Studying neurons from urine

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by Wayne Pereanu

What was known.
In 2006, a paper was published showing that it is possible to take a cell from an adult (in the paper they used a cell called a fibroblast), and expose it to various chemicals to make it turn into a less developed state. In theory, these induced pluripotent stem cells (iPSCs) could then be used to produce any type of cell in the adult organism. You can read more about iPSCs on our stem cell page. There are various research avenues that are opened up by having access to these iPSCs. However, one of the tantalizing possibilities is that of personalized medicine. What this means is that potentially a sample of hair, blood or skin could be taken from a patient. These cells can then be turned into iPSCs, and then into cells of the brain, neurons. Various drugs could then be applied to see how the specific patient might respond to each one.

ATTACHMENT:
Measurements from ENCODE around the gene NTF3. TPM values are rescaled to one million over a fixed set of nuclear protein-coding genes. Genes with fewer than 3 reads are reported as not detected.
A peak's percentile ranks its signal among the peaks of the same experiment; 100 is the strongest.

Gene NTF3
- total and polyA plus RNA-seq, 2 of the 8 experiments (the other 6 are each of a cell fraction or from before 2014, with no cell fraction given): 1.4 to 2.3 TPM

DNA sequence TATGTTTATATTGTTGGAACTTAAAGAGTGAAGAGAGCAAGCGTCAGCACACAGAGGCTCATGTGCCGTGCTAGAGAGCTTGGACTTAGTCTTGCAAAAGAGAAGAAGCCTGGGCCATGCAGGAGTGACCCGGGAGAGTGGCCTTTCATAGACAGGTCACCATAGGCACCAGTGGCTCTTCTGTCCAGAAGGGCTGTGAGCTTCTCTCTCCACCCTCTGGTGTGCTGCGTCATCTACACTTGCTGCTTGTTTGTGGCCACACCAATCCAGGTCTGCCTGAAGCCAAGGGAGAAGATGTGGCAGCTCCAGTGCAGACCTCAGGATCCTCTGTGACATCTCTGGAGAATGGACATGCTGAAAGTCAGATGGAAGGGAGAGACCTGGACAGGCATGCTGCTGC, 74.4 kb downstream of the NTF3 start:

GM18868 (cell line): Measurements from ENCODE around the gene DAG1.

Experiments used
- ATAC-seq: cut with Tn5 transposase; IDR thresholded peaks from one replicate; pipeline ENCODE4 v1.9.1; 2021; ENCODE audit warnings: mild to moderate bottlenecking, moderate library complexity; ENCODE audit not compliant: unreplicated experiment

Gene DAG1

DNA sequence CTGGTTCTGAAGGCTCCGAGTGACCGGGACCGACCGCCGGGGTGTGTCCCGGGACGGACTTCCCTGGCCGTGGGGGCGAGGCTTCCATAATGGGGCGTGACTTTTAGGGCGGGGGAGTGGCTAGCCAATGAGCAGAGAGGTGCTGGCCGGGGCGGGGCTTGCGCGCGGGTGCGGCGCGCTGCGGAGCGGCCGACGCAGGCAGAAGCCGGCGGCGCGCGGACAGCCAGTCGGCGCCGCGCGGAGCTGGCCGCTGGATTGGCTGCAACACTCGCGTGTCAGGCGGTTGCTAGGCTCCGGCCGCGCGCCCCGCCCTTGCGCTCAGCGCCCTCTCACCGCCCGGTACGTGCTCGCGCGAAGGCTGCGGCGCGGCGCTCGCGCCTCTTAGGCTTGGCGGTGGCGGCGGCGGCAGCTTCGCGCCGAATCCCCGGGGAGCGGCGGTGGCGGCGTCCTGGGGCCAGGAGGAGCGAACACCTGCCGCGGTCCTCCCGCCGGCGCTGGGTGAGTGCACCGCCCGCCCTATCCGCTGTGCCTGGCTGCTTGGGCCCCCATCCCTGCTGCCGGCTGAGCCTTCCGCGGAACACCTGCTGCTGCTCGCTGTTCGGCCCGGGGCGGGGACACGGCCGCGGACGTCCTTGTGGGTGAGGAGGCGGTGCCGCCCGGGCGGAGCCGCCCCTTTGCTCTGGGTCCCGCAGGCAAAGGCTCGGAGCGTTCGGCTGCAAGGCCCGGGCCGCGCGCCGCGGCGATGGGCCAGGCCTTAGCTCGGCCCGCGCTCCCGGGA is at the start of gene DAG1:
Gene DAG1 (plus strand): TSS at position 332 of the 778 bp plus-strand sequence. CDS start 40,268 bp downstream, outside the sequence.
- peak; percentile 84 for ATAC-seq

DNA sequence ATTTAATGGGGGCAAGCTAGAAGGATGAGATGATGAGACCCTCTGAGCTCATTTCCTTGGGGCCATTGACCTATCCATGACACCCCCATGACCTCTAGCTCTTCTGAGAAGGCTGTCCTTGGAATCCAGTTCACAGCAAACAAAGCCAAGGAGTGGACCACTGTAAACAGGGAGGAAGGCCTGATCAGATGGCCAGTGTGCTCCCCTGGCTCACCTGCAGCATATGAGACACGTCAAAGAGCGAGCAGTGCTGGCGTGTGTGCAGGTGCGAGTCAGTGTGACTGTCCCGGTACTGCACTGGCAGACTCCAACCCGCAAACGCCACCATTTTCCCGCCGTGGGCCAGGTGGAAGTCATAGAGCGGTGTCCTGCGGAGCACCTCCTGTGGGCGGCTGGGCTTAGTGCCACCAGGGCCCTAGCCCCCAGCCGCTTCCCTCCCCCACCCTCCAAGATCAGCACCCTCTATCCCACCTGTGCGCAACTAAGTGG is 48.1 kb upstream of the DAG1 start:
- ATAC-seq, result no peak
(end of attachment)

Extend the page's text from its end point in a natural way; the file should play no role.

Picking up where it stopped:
What's new?
S. Gong presented unpublished work at a poster session on November 14th showing the generation of iPSCs from urine samples. These urine-derived iPSCs were then subjected to two chemical systems (SB431542 and Drosomophorin) to turn the iPSCs into cells of the brain, neurons and glia. The group then studied how the urine-derived neurons formed and functioned under different conditions. The work serves as a concrete example showing the entire process from urine to nuanced tests of neurons.